Spotting Worstall's Fallacy in the wild


In a discussion of Joe Stiglitz's new book in The Observer we see this:

Back in 2008 the top 20% of households in the country were estimated to be worth 92 times more than the bottom 20%. The latest estimate puts the gap at more than 100 times. And a further £12bn of welfare cuts are planned by the new Conservative government. The gap between rich and poor is unquestionably widening.

That conclusion may or may not be right but it's most certainly not supported by the evidence which is given of the contention. That evidence coming from this ONS report:

Total net wealth is defined as the sum of four components: property wealth (net), physical wealth, financial wealth (net) and private pension wealth . It does not include business assets owned by household members, for instance if they run a business; nor does it include rights to state pensions, which people accrue during their working lives and draw on in retirement.

It's known as Worstall's Fallacy simply because our own Tim Worstall bangs on about it so often. We cannot measure inequality (or poverty, any number of other things) without taking into account the things we do to reduce said inequality (or poverty, or any other problem). It's only when we look at the post-attempt to solve the problem situation that we can turn our minds to whether we should be doing more, or possibly less, to try to solve this problem.

So, note that our definition of wealth there does not include that state pension: something we do to reduce the wealth and income disparities between those who can save for a private pension and those that cannot. Note that it includes private housing equity but not the capital value of a below market rate tenancy for life ("social housing"). It does not include the capital value of health care, or education, free at the point of use, for all the citizenry. It does not include whatever capital value we might ascribe to the social insurance policies that will provide us with an income in the case of economic misfortune.

We do all of these things because they make people wealthier. Perhaps not as wealthy as other arrangements might make them, but the essential driving point is that we consider health care, education, social insurance and so on make people wealthier. Thus, in our discussion of wealth we must include them. We cannot look solely at the market distribution of purely market wealth and even attempt to decide whether more or less should be done to try to change that distribution. We must look at the post- all the redistribution we already do situation to be able to make a decision.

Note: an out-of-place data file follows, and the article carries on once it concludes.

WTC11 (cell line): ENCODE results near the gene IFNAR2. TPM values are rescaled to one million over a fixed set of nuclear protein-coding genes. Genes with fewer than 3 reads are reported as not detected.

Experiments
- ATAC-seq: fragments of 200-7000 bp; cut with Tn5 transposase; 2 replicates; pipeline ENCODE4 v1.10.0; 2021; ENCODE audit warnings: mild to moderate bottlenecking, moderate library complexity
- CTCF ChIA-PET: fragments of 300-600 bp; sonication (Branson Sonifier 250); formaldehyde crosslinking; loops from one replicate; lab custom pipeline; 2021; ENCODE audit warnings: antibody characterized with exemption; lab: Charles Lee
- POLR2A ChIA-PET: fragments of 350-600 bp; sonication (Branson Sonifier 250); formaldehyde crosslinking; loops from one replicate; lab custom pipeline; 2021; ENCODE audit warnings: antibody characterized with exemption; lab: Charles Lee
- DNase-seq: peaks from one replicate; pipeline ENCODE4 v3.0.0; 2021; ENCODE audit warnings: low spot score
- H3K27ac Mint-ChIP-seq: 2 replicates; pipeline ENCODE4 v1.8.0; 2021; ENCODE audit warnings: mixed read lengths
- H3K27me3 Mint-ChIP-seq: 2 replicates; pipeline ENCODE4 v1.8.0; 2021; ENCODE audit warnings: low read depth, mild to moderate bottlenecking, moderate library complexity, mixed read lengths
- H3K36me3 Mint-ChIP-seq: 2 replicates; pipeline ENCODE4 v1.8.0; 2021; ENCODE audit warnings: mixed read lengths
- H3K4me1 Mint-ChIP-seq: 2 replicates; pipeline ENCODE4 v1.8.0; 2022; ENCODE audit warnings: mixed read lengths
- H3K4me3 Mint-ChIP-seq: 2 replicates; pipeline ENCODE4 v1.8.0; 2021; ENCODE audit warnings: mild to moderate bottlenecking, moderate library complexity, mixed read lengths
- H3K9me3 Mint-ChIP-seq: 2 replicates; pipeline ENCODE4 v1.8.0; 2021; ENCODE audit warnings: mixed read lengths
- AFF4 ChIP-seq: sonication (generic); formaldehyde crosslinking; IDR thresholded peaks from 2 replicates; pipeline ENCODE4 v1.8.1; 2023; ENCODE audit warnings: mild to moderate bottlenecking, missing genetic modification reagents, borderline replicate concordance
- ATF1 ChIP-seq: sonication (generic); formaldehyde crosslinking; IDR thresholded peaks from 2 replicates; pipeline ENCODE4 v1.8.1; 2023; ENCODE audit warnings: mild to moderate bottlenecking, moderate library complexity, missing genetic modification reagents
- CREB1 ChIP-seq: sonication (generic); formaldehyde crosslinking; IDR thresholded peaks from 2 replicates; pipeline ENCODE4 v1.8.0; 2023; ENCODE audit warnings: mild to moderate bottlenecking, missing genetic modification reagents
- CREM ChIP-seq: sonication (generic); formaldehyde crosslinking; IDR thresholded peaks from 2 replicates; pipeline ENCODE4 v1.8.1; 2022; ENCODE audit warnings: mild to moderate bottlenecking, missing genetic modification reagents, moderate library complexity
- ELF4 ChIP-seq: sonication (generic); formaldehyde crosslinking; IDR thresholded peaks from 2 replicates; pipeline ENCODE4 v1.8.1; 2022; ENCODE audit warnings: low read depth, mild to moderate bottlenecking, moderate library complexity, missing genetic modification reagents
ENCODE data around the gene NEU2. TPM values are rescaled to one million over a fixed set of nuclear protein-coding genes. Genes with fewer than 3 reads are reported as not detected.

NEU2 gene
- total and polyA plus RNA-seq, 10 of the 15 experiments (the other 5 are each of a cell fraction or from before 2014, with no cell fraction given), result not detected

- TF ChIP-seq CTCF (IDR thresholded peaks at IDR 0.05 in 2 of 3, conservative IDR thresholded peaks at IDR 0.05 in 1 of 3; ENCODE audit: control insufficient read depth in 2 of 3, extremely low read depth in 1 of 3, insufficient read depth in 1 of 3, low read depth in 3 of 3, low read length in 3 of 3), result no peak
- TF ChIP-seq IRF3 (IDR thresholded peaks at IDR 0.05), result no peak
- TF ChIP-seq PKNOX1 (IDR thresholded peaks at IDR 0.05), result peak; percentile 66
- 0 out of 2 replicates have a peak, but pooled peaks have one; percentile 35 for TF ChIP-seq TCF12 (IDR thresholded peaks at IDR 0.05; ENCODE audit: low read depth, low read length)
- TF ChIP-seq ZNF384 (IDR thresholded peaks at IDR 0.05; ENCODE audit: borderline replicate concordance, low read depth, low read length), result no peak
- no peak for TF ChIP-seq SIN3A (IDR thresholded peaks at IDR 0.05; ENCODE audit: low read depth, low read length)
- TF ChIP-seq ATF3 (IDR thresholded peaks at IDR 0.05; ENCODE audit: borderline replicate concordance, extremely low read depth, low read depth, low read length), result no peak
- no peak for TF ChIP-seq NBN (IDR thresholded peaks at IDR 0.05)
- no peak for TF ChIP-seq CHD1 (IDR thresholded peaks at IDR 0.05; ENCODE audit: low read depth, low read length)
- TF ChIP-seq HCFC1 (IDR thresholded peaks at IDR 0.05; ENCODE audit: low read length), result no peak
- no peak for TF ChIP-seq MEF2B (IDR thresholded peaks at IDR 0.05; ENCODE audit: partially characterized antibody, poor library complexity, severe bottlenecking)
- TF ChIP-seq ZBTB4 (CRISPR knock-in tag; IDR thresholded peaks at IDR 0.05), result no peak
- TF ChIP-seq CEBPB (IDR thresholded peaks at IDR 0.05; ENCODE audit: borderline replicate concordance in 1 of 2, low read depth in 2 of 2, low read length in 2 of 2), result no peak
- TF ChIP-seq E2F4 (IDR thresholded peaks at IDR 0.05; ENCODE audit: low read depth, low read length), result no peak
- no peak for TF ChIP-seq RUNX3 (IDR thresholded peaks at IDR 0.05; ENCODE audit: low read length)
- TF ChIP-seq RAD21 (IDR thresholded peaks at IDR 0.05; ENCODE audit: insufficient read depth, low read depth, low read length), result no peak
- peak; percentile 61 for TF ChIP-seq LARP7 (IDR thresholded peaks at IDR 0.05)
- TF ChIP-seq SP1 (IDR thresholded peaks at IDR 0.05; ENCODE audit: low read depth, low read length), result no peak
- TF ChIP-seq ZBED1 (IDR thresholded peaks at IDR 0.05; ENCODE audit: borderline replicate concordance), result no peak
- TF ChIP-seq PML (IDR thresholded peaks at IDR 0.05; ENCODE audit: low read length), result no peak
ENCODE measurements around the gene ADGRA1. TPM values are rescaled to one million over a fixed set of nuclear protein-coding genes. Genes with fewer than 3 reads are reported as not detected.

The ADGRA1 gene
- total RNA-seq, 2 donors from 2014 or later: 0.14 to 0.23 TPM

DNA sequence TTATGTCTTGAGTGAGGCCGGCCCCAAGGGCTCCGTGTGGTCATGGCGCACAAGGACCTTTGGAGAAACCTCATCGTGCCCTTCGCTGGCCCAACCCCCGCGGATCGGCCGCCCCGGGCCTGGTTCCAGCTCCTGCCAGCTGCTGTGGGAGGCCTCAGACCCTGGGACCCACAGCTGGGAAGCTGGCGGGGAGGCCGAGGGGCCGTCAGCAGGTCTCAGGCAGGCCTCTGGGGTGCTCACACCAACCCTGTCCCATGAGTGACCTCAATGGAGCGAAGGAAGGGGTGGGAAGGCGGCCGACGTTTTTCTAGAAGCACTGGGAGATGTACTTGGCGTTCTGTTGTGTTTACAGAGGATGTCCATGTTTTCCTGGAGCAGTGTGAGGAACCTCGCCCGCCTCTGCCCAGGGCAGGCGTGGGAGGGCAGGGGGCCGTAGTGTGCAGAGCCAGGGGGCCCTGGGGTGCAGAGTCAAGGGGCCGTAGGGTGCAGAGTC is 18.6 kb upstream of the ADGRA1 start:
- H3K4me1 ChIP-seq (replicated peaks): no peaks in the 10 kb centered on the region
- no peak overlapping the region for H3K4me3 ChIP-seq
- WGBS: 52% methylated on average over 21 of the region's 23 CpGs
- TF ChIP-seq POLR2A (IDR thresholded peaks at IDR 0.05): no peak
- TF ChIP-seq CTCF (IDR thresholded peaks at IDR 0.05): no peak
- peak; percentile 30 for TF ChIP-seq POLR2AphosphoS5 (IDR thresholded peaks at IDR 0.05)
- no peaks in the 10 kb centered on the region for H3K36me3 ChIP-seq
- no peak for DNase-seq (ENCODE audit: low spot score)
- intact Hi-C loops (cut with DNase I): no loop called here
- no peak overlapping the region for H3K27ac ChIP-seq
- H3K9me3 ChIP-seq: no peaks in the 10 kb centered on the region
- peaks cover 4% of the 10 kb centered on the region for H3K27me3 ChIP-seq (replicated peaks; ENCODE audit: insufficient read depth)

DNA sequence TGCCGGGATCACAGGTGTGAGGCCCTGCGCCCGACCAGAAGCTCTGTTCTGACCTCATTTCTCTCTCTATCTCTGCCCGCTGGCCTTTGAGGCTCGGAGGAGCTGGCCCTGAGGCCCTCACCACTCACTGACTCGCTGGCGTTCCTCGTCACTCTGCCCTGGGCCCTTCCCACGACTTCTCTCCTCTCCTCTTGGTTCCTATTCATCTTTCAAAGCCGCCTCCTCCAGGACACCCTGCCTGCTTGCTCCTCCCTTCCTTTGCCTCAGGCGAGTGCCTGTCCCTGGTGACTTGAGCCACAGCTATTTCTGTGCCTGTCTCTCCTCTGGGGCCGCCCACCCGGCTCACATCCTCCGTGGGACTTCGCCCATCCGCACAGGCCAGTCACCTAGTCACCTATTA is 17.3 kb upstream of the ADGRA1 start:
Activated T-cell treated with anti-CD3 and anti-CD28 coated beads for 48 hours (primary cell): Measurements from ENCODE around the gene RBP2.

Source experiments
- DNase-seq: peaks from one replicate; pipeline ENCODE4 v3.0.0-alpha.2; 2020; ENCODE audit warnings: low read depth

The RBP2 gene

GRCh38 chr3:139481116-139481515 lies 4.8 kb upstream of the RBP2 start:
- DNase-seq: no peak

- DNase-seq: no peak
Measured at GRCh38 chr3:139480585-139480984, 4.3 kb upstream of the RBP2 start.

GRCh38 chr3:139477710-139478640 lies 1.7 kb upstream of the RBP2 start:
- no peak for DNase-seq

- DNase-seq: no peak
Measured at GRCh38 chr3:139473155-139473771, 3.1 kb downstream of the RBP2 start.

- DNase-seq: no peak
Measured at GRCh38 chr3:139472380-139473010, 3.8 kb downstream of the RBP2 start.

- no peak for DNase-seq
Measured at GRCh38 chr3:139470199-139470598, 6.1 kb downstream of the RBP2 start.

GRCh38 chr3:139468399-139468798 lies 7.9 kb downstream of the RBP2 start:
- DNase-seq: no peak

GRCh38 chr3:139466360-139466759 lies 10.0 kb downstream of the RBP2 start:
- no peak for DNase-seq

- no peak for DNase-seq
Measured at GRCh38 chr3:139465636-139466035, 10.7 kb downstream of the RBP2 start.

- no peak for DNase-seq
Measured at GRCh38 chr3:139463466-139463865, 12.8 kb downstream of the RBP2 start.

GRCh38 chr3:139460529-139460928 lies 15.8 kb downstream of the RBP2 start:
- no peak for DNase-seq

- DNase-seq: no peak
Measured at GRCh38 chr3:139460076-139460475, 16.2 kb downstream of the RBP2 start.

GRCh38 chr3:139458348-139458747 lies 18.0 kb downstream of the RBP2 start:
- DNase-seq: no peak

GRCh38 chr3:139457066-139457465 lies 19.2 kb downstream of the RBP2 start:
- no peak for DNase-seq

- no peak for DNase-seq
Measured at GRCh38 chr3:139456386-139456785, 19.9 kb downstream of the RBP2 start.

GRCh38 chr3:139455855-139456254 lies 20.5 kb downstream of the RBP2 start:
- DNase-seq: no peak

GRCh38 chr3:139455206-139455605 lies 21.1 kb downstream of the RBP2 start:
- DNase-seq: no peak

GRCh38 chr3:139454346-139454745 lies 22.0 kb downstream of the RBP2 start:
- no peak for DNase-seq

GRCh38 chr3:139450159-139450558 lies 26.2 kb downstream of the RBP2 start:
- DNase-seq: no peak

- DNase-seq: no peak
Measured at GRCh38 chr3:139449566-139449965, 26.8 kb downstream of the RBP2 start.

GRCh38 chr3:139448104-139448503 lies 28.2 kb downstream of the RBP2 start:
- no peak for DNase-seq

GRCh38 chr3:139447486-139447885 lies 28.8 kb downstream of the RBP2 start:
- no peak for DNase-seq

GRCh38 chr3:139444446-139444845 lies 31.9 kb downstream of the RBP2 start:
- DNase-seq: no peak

To switch from wealth to income to make this point. The TUC has done the calculation about income inequality. Between the top 10% and bottom 10% the market inequality is about 30:1. Maybe that's too high, maybe that's not high enough, your moral choice. When we take account of taxation and benefits that falls, and when we take account of government provided services, that health care and eduation and so on, it falls again. To 6:1. Again, you can say that this consumption inequality is still too much, or not enough, your moral choice. But 6:1 is very definitely different from 30:1.

And what is the relevant ratio to be looking at if we want to make a decision upon whether to do more redistribution or less? Quite, it's obviously that 6:1 one, not the 30:1. And so it is with wealth or poverty or so many other problems. The number we need for our decision is the extent of the problem on the ground, not the extent of the problem before all of the things that we already do.

Assigning reasonable capital values to the effects of both the welfare state and government provided services brings the 10/90 wealth ratio down to anywhere between 20:1 and 5:1. We could and would defend anywhere in that range dependent upon assumptions. Is that too much? Not enough? Entirely up to your moral choices. But it's very different from that 100:1, isn't it, and it's also the relevant number we need to use when thinking about what to do next.